European GP-stakes firm Armen is set to open a London office, with further hires to come, Side Letter can reveal. The firm, founded by ex-Ardian top exec Dominique Gaillard, and Laurent Bénard, who spent 17 years at Capza, is targeting €400 million for its debut fundraise with a €500 million hard-cap, Private Equity International previously reported.

Armen’s Thierry Baudon, founder and former managing partner of Mid Europa Partners, will be joined in the London office by Catherine Haumesser, who moved to the firm last year from Larchpoint, a single-family office, where she was a partner overseeing its management and investment strategy, as well as its European investment activity. Prior to that, she spent more than 15 years with legacy SVG Capital.

Another front office hire will join in mid-June and more members of staff could follow. “A presence in London is a natural early step in Armen’s evolution, given the UK’s dynamic private capital ecosystem with lots of high-quality mid-market GPs,” Bénard, Armen’s chief executive, tells Side Letter. “Catherine brings with her a wealth of experience and an important LP perspective to our team, and we look forward to expanding our local teams across Europe further over the coming months.” Armen is looking to hire in the Nordics, Benelux, Switzerland and Southern Europe as well as Germany this year.


The Artá of fundraising
Iberian PE shop Artá Capital Partners has held a first close on its first fund as a fully independent manager, per a statement seen by Side Letter. Artá Capital Fund III has so far raised €305 million against a €400 million target. Madrid-based Artá Capital was previously backed by Corporación Financiera Alba (Grupo March) and various Spanish LPs, and became an independent manager in June 2021. The firm raised €400 million for its Artá Capital Fund II in February 2018, according to PEI data.

Artá, which has engaged Asante Capital Partners on its latest fundraise, focuses on investing in family-owned, mid-market companies across Spain and Portugal. The firm was named as one of Private Equity International‘s ‘Five European GPs to keep your eyes on‘ in 2021 for its notably strong track record; at the time, the firm was understood to have already delivered in excess of 2.5x and a 30 percent internal rate of return for LPs from its Deyá Capital, a €400 million, 2011-vintage, and Artá Capital Fund II.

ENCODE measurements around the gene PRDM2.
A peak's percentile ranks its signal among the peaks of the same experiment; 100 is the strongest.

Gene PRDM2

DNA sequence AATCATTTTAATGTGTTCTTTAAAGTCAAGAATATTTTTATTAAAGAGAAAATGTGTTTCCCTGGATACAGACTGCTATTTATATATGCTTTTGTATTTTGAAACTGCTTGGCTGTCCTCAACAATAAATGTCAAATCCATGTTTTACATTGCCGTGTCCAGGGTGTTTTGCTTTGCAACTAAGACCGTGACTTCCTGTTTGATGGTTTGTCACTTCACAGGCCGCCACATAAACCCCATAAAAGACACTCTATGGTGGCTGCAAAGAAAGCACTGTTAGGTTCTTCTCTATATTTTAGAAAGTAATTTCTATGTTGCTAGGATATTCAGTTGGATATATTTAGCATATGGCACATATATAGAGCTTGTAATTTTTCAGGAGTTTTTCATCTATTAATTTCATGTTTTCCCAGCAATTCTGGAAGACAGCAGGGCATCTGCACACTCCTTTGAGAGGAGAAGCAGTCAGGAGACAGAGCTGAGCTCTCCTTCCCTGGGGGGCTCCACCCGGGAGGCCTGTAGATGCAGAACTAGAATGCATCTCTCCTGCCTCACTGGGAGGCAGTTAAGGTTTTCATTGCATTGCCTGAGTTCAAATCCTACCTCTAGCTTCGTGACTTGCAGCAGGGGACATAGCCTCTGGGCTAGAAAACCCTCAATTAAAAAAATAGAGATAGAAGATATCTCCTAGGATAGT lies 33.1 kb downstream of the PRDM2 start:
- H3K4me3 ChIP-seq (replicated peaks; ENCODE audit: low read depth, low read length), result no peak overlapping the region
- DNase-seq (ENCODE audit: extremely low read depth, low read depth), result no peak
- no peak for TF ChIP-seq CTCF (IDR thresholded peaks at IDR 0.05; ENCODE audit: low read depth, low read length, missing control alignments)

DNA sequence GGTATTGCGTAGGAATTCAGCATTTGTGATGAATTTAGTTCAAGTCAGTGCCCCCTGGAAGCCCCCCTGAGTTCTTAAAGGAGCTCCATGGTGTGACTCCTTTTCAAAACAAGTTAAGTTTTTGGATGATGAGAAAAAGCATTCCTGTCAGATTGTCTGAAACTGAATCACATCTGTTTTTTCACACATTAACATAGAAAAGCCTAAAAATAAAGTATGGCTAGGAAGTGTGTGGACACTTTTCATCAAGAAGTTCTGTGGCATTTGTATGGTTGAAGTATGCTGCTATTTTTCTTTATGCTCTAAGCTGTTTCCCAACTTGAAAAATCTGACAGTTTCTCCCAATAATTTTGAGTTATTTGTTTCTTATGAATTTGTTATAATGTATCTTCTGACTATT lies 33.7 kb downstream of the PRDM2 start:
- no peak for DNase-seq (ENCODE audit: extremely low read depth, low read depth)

Sun’s rise
US buyout firm Sun Capital Partners has raised at least $1.4 billion for its Sun Capital Partners VIII, according to a regulatory filing. The fund, which has a $2.5 billion target, launched in 2021, according to PEI data. The Boca Raton-based firm raised $2.3 billion against a target of $2.2 billion for predecessor Sun Capital Partners VII in 2019.

Sun Capital invests between $50 million and $400 million equity tickets into businesses operating across business services, consumer, healthcare, industrial and technology sectors, according to its website. The firm also has a strong focus on add-on acquisitions, which have made up around half of all deals it has done across its history. It has an office in New York and an affiliate – Sun European Partners – with an office in London.

Sun Capital Partners has been exploring a process to allow investors in Fund VII as well as Sun Capital Partners VI to cash out of their interests, our colleagues at Buyouts reported (registration required). The process also would include a staple of fresh capital into Fund VIII. Sun Capital is no stranger to such transactions, having also run a tender process on Fund VI in 2019, affiliate title Buyouts reported at the time (registration or subscription required).

Today’s letter was prepared by Alex Lynn with Carmela Mendoza, Helen de Beer and Madeleine Farman